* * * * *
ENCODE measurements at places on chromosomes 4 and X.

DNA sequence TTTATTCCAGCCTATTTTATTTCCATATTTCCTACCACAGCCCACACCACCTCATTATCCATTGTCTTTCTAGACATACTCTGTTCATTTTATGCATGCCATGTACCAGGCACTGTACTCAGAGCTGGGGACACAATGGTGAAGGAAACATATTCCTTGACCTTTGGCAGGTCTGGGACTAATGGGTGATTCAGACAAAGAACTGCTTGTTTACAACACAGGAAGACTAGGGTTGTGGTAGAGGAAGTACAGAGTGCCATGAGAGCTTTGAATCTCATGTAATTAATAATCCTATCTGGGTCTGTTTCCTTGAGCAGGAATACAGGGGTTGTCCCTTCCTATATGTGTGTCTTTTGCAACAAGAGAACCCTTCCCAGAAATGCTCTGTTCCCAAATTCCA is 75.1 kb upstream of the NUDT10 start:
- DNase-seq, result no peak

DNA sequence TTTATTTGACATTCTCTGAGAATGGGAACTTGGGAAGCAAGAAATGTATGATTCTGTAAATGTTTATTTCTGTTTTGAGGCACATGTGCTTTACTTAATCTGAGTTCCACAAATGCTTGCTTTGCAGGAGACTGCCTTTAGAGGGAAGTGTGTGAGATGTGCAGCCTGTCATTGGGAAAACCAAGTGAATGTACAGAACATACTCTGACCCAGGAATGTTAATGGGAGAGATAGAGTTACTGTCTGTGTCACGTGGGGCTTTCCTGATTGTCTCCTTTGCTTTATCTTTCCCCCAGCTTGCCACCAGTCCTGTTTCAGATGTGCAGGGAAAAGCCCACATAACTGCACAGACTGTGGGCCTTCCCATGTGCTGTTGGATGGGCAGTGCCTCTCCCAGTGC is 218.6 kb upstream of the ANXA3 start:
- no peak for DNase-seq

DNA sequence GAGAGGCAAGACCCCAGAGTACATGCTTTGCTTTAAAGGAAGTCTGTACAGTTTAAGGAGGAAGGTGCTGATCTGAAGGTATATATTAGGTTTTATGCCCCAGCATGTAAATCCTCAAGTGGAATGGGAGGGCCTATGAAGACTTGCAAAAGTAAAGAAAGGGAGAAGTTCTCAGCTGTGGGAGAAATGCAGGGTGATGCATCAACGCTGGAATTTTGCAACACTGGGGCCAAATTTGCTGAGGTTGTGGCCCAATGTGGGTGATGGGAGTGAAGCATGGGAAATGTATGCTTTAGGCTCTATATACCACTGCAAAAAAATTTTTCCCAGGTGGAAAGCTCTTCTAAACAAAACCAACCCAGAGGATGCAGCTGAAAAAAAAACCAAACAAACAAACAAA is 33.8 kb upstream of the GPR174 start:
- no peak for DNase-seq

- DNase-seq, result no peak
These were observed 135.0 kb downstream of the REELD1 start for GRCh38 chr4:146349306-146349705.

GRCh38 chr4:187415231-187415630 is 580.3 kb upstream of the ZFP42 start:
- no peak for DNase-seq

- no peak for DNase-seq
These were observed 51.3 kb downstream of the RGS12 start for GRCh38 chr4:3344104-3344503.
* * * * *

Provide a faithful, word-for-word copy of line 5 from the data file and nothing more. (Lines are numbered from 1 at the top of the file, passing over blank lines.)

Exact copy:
- no peak for DNase-seq